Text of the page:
Mask Mandate May Lead to Conflicts on MBTA As Riders Return, T Workforce Limited by COVID-19
Capping ridership on buses and trains is not on the table as the MBTA prepares for a monthslong, gradual resumption of public activity, nor is denying service to system users who do not cover their faces despite an executive order urging mask usage, MBTA General Manager Steve Poftak said Wednesday.
During a wide-ranging interview with WBUR's Radio Boston Poftak said leaders at the agency are exploring ways to manage demand but hinted that designating maskless-only vehicles, strictly enforcing face-covering or distancing, and significantly increasing capacity — at least in the next few weeks — are not within reach.
Under Gov. Charlie Baker's executive order requiring face coverings when social distancing is impossible, commuters are required to wear a mask or similar garment on public transit. However, the order exempts individuals who have a medical condition preventing them from covering their faces, and Poftak said that language precludes a mandate to riders even though he agrees the practice is "really important."
"No one is allowed to ask them to verify that they have this medical condition, so we're in a position where we really can't enforce it in a police action kind of way," he told WBUR.
That policy may add to the trepidation of riders and is also creating anxiety among MBTA workers, according to the Boston Carmen's Union that represents thousands of them.
On Wednesday, Carmen's Union President James Evers wrote to Poftak, Transportation Secretary Stephanie Pollack and legislative leaders warning that MBTA employees and their passengers will face significant health risks if the face-covering requirement is not enforced.
"In recent weeks, we have seen passenger volume on buses rise 20%," Evers wrote. "As the state begins to embark on reopening efforts, MBTA drivers and operators are increasingly concerned about what reopening will mean for increased passenger volume and, as a result, the increased risk of exposure in these confined spaces."
"It is not enough to simply ask passengers to comply — it must be enforced," Evers added, noting that riders who have health issues should use the T's RIDE paratransit service.
Under the Baker administration's phased reopening plan, office spaces in Boston — where many workers commute via public transportation — can reopen at 25 percent capacity starting June 1.
Poftak told WBUR that setting aside certain train cars or buses as available only for riders who do not covered their faces "doesn't feel like an approach we'd try to take," particularly because Green Line trains often run only two cars.
Later during the Radio Boston segment, former Transportation Secretary and TransitMatters board member Jim Aloisi said the T should not enforce the covering requirement but should help protect riders by making masks or other coverings available to riders who do not have their own.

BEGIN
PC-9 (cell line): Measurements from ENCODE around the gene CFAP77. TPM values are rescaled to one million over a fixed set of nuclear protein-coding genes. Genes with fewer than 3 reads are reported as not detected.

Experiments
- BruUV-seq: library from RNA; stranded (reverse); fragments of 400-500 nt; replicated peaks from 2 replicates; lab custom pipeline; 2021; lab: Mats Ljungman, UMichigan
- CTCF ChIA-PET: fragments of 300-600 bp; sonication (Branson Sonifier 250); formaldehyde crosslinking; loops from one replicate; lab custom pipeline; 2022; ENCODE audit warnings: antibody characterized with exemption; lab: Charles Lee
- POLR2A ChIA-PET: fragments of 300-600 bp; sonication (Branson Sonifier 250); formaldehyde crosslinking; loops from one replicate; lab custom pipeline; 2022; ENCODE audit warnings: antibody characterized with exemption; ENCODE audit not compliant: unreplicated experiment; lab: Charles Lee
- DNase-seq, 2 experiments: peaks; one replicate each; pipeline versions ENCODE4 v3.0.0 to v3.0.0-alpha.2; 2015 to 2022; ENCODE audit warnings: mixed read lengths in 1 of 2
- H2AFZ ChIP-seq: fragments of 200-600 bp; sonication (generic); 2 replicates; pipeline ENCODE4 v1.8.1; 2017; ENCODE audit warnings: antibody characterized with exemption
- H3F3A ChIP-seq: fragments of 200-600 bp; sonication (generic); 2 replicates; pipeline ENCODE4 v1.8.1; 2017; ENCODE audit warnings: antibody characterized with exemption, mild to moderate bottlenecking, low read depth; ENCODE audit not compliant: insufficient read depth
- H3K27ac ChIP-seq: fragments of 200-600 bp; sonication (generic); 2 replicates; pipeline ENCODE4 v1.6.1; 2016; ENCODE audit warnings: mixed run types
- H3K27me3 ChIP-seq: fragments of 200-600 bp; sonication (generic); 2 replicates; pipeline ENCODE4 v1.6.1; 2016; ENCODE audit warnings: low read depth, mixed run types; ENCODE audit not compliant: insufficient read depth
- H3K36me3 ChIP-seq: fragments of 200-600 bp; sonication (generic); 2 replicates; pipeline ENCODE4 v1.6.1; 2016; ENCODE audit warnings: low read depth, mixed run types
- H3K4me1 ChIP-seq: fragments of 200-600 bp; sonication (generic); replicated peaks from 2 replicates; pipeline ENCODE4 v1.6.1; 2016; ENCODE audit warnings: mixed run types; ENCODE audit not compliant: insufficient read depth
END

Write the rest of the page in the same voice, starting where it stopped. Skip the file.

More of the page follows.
"There are ways to facilitate the governor's order without enforcement," he said. "If we can understand that distinction, we can understand that, other than messaging, the T is not facilitating."
Some stakeholders have also been frustrated with the short-term service outlook at the T since Monday, when the Baker administration indicated that schedules will remain on reduced weekend levels across almost the entire system for the first reopening phase. Full service is not planned until Phase 3, which is at least six weeks away.
In a Wednesday press release, the TransitMatters advocacy group urged T officials to commit to more frequent trains and buses even with ridership down 80 to 90 percent in order to prevent crowding that could create COVID-19 transmission risks.
"The only way our entire community can chart a better path forward is for the T to lead by beginning to offer much lower headways (time between trains) — service that will prove its ability to provide access and mobility safely throughout the day," the group wrote. "The T has to act first; the T has to lead."
Asked if the MBTA would consider expanding capacity during the first phase, Poftak said the agency's employees have been hit hard by the virus outbreak. More than 1,000 of the T's 6,400 employees have taken COVID-related leave in the past two months, he said, including more than 370 currently.
"Part of us getting back to full capacity is having workforce availability," he said.
Projecting ridership is challenging. MBTA budget-writers expect that fare revenue — a close proxy for overall trips — is most likely to remain near its depleted level until at least December before creeping back up. By June 2021, they project, it could be near 60 percent of what it was before the pandemic hit.
"We'll look carefully as to how ridership comes back, and that might cause us to think differently about our priorities," Poftak told WBUR. "We'll let our riders and passengers guide us as we think about the future."
A Suffolk University/WGBH/Boston Globe poll this month found that nearly 80 percent of Massachusetts residents would not feel comfortable riding public transit, forecasting that many could turn to cars for their commutes.
Chris Dempsey, executive director of the Transportation for Massachusetts advocacy coalition, told Radio Boston that state officials can maintain positive trends in air pollution and pedestrian activity if they act to discourage leaning on single-occupancy cars trips.
"We're not going to go back to the worst congestion in the country overnight," he said. "Those are not things that can only exist in a public health crisis. They can keep with us if we take the right approach."